Guess what’s back? The Pixar storytelling series!
My sister’s wedding is over, I’m back from my anniversary trip to the Grand Canyon and Las Vegas, and Nikki Urang’s trip to my house for a writer’s weekend was a smashing success.
This also means I’m no longer living the life of a spoiled globe trotter and must get back to my daily activities (which actually, I missed). Blogging is one of those things! Returning to Pixar’s 22 Rules of Storytelling, I’m going to cover rule 18.
#18: You have to know yourself: the difference between doing your best & fussing. Story is testing, not refining.
I think something got lost in translation with the 2nd sentence there, and I honestly have no idea what Ms. Coats meant by it. However, I have quite a bit of experience dealing with the first sentence.
With one of my first novels, I spent way too much time fussing. I’d finished the draft, sent it out to people who said they wrote or read a lot, made revisions, and then spent forever fussing with the language. Sentence-level modifications that clarified actions, boosted voice, removed passive verbs, etc. A lot of it helped, but a lot of it was just messing around. I spent far too much time, and burned myself out, on tiny issues. When I was done, I’d spent so much time revising I couldn’t see the forest for the trees. I needed to stop pruning the branches and step back so I could see the shape of the whole forest, but by that time, I was burned out.
My novel needed streamlining and focus. It needed to not rely so heavily on tropes. It needed to be set apart from what was already on the market. I had no idea, though, because I’d spent so much time fussing with it that I just didn’t have the energy to seriously consider these things. Note: I THOUGHT I’d considered them. I’d had it beta-read and made big changes and cut big chunks. But since I was exhausted, and since I could check those things off my list, I did. Fussing with language was easier than stepping back, taking the story itself 100% seriously, and double-checking the big things. Here’s the cost: my book still needs those things. It’s chilling out in the corner right now.
So, from personal experience, here’s what I think Ms. Coats is getting at, and here’s what I should have done:
Don’t mess with language until you’re done with big scene and action changes. You’ll burn yourself out. Sure, take along your laptop on car rides and use CTRL-F to find “that” and passive voice, but don’t fuss. There’s no point to messing with language in a scene if you’re going to cut it or change it later. Seriously- no fussing.
Find people who you are 100% confident know what they’re doing. A writer once told me as a revision note that my POV wasn’t clear- things needed to be more clearly from my character’s perspective. This person suggested I insert “he saw”, “he wondered”, etc, to show that it was my main character perceiving all this. Consequently, I littered my MS with filter words that six months later, I had to take out. This is a small, nit-pick revision, but it’s a great example of why not all critiques are equal. I didn’t get critiques tough enough to show me that my novel was too much like most other fantasies out there, and the advice often prompted me to harm my book rather than improve it. So get critiques from writers who have the experience and credentials to genuinely help you; you need tough critiques. (How? Check out the tabs above- crits are everywhere in this industry.) It’s hard to take, but shelving your MS is even harder.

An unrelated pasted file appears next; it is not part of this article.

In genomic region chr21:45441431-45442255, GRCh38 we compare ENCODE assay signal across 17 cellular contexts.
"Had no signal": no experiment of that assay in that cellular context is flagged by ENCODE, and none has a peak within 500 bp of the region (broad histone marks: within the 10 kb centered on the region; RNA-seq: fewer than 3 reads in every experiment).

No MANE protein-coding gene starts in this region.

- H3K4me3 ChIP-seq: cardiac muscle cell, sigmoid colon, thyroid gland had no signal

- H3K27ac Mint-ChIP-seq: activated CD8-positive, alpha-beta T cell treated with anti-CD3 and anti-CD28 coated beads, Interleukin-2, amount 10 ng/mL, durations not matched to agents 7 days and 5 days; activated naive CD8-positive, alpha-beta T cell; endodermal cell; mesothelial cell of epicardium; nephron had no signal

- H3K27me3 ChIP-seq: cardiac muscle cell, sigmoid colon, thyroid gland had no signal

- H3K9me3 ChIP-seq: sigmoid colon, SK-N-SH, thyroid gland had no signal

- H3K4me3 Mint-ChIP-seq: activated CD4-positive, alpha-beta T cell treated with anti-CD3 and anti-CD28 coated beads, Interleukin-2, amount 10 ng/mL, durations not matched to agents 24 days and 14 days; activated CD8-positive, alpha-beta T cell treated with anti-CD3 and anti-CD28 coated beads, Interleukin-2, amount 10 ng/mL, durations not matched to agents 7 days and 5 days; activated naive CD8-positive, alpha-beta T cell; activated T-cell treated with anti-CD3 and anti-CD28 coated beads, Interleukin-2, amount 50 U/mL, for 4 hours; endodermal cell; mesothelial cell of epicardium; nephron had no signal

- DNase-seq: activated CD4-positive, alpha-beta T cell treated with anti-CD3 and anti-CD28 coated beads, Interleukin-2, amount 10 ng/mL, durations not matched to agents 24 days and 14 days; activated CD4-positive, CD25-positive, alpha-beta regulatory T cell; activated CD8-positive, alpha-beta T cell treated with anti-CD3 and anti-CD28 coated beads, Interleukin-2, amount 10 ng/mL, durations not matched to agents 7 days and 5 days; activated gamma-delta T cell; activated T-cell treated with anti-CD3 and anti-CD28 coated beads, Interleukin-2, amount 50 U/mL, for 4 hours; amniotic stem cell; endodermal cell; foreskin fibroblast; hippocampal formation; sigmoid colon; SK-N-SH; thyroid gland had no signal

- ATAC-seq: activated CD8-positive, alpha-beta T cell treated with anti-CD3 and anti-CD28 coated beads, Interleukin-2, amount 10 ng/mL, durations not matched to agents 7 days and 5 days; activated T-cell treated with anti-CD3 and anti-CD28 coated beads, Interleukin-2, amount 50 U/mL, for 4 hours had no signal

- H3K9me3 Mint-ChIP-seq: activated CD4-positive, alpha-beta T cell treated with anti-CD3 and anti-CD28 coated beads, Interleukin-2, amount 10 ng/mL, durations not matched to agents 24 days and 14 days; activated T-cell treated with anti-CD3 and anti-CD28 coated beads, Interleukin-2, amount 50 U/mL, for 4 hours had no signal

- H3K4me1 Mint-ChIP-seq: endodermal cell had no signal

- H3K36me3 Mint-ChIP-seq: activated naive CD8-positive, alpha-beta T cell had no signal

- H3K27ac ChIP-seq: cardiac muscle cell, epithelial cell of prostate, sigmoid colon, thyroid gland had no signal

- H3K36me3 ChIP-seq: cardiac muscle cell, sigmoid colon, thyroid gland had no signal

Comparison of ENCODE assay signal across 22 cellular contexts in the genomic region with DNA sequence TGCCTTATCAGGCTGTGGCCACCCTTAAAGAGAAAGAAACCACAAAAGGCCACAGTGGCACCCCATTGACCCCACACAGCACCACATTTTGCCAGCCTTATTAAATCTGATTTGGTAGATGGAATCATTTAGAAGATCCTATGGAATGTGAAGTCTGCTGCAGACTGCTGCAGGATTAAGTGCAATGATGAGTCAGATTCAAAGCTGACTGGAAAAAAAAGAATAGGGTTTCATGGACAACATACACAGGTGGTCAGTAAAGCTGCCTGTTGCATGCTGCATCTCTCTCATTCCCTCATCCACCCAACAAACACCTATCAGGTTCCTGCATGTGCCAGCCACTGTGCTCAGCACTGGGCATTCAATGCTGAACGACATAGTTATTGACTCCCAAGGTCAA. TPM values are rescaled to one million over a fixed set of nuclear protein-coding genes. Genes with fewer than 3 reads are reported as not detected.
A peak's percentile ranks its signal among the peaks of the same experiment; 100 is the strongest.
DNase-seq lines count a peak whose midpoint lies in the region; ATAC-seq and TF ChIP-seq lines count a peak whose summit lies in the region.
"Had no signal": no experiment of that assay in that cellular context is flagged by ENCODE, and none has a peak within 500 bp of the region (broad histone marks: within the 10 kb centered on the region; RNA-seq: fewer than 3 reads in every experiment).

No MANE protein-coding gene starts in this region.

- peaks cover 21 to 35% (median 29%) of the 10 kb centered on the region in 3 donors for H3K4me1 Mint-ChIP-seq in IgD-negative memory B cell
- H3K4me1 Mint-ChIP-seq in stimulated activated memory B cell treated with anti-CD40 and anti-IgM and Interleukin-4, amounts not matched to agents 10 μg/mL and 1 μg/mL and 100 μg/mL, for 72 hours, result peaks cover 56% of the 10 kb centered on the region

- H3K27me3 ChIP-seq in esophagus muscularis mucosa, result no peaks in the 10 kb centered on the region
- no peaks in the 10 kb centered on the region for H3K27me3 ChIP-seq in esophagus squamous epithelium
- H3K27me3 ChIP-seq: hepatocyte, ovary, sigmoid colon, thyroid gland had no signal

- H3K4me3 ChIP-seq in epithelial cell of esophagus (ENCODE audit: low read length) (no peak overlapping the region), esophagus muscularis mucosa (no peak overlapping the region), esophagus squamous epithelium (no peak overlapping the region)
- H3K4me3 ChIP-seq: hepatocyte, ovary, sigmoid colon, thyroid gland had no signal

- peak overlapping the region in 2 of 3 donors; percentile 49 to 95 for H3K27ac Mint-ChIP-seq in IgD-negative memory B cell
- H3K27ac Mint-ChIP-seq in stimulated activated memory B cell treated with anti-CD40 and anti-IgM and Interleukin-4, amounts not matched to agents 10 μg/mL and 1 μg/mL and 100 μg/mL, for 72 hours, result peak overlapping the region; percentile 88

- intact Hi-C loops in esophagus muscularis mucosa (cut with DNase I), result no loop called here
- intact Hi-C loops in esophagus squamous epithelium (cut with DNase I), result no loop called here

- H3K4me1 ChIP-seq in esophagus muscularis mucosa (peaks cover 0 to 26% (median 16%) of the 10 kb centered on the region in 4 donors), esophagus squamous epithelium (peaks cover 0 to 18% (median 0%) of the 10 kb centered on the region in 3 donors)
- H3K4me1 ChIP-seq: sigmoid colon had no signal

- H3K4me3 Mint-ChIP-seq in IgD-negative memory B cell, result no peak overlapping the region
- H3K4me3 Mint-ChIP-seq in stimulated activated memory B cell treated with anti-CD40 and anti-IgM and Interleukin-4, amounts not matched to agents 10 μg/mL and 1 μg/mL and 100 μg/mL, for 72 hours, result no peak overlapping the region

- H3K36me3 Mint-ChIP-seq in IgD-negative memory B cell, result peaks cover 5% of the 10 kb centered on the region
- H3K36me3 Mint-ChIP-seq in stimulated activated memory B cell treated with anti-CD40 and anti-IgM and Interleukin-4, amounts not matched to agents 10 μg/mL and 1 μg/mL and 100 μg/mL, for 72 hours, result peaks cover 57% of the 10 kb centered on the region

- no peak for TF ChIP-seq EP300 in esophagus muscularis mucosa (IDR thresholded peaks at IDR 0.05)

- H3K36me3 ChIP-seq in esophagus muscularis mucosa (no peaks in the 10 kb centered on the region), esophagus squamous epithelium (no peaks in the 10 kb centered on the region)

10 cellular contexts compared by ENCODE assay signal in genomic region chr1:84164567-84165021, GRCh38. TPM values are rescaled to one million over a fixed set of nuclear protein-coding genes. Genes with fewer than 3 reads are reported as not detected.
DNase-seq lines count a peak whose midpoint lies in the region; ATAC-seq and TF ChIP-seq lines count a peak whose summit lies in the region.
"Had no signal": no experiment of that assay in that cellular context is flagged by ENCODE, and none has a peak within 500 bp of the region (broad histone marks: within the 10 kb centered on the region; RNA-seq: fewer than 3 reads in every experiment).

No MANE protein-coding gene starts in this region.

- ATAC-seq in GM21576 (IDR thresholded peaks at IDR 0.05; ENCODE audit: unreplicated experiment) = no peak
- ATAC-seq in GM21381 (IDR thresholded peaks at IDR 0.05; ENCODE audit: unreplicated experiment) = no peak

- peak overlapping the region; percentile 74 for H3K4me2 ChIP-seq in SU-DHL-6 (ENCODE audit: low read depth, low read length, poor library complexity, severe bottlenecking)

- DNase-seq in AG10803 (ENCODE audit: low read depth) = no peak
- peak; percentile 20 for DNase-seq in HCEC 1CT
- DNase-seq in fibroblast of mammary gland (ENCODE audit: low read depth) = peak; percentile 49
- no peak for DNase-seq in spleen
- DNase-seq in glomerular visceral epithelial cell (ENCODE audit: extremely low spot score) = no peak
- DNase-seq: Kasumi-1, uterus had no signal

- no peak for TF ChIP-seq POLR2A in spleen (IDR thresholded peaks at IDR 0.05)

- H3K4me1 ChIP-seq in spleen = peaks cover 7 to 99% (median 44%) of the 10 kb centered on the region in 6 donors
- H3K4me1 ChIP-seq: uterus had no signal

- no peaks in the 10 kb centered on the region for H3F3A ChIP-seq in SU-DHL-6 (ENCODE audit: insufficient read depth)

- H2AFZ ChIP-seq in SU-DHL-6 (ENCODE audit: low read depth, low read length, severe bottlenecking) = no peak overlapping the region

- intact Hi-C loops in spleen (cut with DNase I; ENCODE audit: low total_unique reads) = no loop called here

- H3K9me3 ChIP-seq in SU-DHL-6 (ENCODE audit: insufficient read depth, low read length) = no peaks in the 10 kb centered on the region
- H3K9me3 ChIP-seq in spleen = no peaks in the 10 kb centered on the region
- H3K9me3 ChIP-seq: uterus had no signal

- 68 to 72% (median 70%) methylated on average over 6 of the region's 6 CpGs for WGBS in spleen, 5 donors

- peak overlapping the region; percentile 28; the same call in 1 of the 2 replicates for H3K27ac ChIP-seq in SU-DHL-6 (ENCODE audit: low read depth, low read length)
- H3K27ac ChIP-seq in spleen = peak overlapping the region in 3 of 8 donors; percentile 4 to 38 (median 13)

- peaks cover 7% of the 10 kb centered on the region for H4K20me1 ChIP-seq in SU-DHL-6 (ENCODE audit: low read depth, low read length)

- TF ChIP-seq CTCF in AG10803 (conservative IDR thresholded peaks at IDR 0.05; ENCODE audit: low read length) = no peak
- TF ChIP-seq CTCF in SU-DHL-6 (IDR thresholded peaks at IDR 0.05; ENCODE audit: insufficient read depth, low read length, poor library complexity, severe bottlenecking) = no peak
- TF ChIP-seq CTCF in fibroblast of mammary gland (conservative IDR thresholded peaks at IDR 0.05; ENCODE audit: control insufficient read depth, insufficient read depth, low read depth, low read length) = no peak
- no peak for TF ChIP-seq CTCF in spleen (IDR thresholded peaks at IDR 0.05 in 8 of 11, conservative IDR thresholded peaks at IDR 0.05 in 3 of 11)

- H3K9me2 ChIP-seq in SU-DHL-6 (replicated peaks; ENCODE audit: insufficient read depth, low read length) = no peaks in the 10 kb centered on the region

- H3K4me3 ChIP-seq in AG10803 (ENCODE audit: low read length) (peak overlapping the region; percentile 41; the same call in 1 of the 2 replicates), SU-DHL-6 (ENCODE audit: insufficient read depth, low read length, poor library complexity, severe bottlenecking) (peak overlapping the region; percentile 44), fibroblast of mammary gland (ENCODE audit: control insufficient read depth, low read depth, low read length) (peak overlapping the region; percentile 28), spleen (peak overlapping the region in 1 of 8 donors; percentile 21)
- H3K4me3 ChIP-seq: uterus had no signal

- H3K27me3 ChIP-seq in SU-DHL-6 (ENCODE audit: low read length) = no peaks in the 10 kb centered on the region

Once you have several sets of revision notes from trusted writers/industry professionals, don’t revise. That’s right. Don’t revise immediately. I tossed out a lot of helpful advice because I was too close to my story and couldn’t see how that change could work. I thought my novel had to start with the girl in high school, and I couldn’t see a way around it. So, I tossed out the advice. Don’t do that if it’s from someone you trust. Daydream about it a little first. If you WERE going to take that advice on cutting out this character, how could you do it? If you HAD to change your opening, how could you do it? Take a few days to do this, not a few minutes. Just a few weeks ago, the answer to how to start that novel hit me. It doesn’t have to start with the main character in high school, and my planned revision is much more interesting.
Know yourself. A lot of writers tend to channel their perfectionism toward fussing with language instead of really doing their best with the story itself. Use that perfectionism to be honest with yourself and your book. There’s a point where your book needs you to pick over every line, and there’s a point where it’s just fussing. Don’t burn yourself out with the latter if your time, energy, and honesty are still needed by your plot and characters.